Aranda\Lasch unveils loopy Railing chairs made of metal pipes
Design Miami 2015: US firm Aranda\Lasch has used stainless steel tubes to create a series of sculptural chairs that look like they were squeezed out of a tube (+ slideshow).
Called Railing, the new collection will be unveiled at Design Miami 2015, which runs from 2 to 6 December.
The studio is releasing two chairs and a stool, and it intends to add other furniture pieces to the line in the future.
The Railing collection builds on the studio's research into modularity.
Each chair is composed of curved steel pipes that are fused together. The system enables bespoke pieces to be created from the same set of pipes.
To add comfort, the designers wrapped the seat portion of the chairs with silicone foam or hand-sewn leather.
"Railing is an exploration of structural modular loops that are upholstered like handle-grips to become furniture," said Aranda\Lasch.
Each piece is conceived as a single loop consisting of multiple circles.
"Here, the circle does not display the qualities it is most known for, but it is what a circle can be," the studio explained.
"It is not whole or complete but is instead growing into itself. It is a circle that refuses its own dimension and finitude, that struggles to be endless," the firm said.
The chair titled R1 resembles a bench in terms of its proportions, while the R2 stool calls to mind a coiled snake.
The third chair, R3, is most closely aligned with a cafe chair. All of the pieces are offered in a variety of colours.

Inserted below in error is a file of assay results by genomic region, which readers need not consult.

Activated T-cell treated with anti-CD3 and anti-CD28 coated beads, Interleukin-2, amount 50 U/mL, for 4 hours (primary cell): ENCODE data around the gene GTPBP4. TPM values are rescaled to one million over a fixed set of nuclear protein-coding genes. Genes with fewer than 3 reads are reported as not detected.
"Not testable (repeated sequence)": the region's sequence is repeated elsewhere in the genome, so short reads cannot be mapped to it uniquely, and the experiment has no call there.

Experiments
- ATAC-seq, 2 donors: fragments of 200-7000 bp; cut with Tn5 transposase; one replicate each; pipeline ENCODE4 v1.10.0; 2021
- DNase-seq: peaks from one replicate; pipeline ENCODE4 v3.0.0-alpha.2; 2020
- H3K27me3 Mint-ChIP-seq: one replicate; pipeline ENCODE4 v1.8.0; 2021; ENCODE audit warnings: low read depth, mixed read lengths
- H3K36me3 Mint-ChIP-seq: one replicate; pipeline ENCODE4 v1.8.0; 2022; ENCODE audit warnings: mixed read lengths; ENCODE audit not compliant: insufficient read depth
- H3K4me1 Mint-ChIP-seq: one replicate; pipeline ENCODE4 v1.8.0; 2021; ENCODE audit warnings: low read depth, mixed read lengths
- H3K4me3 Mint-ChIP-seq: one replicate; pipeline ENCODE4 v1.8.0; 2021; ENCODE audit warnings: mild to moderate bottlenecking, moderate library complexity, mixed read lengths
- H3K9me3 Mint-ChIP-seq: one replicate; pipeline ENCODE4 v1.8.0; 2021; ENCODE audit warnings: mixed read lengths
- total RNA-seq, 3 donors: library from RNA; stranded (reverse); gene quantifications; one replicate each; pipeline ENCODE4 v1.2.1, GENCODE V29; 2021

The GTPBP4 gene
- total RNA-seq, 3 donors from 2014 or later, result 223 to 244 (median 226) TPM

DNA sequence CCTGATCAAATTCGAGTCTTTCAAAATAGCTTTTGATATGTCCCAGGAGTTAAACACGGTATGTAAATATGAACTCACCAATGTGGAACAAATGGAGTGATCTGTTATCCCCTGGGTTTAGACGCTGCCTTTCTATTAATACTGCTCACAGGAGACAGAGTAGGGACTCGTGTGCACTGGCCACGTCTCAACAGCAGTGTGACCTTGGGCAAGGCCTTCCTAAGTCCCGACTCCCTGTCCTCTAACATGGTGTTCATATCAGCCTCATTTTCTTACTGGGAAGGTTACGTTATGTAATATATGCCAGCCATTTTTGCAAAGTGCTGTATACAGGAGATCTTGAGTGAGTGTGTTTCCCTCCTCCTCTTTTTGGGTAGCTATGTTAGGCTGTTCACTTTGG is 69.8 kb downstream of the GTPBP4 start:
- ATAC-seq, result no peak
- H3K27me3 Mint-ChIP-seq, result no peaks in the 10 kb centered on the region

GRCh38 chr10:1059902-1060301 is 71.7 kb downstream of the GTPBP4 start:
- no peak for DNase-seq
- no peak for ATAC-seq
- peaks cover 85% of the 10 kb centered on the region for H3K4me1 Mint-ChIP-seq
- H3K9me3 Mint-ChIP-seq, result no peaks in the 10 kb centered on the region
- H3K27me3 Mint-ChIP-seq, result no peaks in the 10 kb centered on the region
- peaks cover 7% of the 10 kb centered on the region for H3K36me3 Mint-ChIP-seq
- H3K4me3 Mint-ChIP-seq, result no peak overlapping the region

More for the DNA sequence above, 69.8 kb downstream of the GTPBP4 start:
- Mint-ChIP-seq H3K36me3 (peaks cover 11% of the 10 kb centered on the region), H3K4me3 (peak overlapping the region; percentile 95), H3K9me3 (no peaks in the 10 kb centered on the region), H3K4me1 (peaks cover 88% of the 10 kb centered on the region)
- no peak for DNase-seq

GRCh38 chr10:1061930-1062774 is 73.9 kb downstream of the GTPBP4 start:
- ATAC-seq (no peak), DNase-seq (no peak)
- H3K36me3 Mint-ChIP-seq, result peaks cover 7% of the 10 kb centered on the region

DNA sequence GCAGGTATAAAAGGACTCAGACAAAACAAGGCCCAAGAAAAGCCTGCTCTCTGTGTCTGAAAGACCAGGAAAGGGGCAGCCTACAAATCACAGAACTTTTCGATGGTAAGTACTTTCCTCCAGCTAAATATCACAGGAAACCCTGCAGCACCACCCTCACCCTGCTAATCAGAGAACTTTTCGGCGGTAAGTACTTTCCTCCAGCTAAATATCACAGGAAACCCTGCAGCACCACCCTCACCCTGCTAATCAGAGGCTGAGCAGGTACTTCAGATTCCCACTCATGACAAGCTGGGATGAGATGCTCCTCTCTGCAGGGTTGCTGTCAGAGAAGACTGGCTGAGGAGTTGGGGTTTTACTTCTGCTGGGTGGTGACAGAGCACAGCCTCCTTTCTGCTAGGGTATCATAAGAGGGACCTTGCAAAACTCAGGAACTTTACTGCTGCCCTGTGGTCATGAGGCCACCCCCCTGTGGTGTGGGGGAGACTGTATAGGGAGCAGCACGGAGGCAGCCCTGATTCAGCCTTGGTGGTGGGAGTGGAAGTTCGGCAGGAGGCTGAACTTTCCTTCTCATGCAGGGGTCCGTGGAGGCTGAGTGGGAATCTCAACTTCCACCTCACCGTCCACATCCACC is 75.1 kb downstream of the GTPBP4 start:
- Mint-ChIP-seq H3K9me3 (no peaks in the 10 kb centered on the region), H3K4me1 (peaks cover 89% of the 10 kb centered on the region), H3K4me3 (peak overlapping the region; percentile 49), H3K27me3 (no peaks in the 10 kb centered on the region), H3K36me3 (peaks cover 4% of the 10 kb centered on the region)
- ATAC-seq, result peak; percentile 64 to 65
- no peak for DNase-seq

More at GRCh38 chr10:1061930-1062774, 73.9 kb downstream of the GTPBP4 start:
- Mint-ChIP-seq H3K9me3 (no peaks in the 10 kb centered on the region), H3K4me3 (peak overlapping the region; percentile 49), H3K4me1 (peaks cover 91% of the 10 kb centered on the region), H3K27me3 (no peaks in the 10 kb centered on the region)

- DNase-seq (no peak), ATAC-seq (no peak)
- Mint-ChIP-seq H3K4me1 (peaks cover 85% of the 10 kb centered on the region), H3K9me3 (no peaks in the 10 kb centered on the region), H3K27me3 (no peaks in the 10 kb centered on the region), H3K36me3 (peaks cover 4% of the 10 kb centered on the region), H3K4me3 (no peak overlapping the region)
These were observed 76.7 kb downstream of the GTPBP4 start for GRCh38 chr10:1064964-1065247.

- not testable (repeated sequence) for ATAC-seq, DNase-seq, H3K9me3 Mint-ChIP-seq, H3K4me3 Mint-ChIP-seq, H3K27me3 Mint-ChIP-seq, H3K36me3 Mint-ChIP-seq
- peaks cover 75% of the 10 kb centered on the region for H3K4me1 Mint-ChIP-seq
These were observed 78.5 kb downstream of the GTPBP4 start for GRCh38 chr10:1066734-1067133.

"Though the pieces in the collection vary in size, shape, function and complexity, each one carries the same logic of a single line that curves through a lattice of fractal circles and comes back to itself to form a continuous loop," the studio said.
Aranda\Lasch was founded in 2003 by Benjamin Aranda and Chris Lasch. The multidisciplinary firm – which has offices in New York and Tucson, Arizona – recently completed its first building: the Art Deco Project, a commercial structure in the Miami Design District for luxury retailers.
The firm also has a project exhibited at the Chicago Architecture Biennial 2015, which runs until 3 January 2016. The project, called Budidesa, is an art park slated to be built on terraced rice paddies in the Bali countryside. The development will also include a family home for Budi Tek, a Chinese-Indonesian entrepreneur, philanthropist and art collector.
Other projects by Aranda\Lasch include a seating installation made of foam pyramids, which was on view at Venice Architecture Biennale 2010, and a temporary pavilion designed for the Design Miami collector's fair in 2008.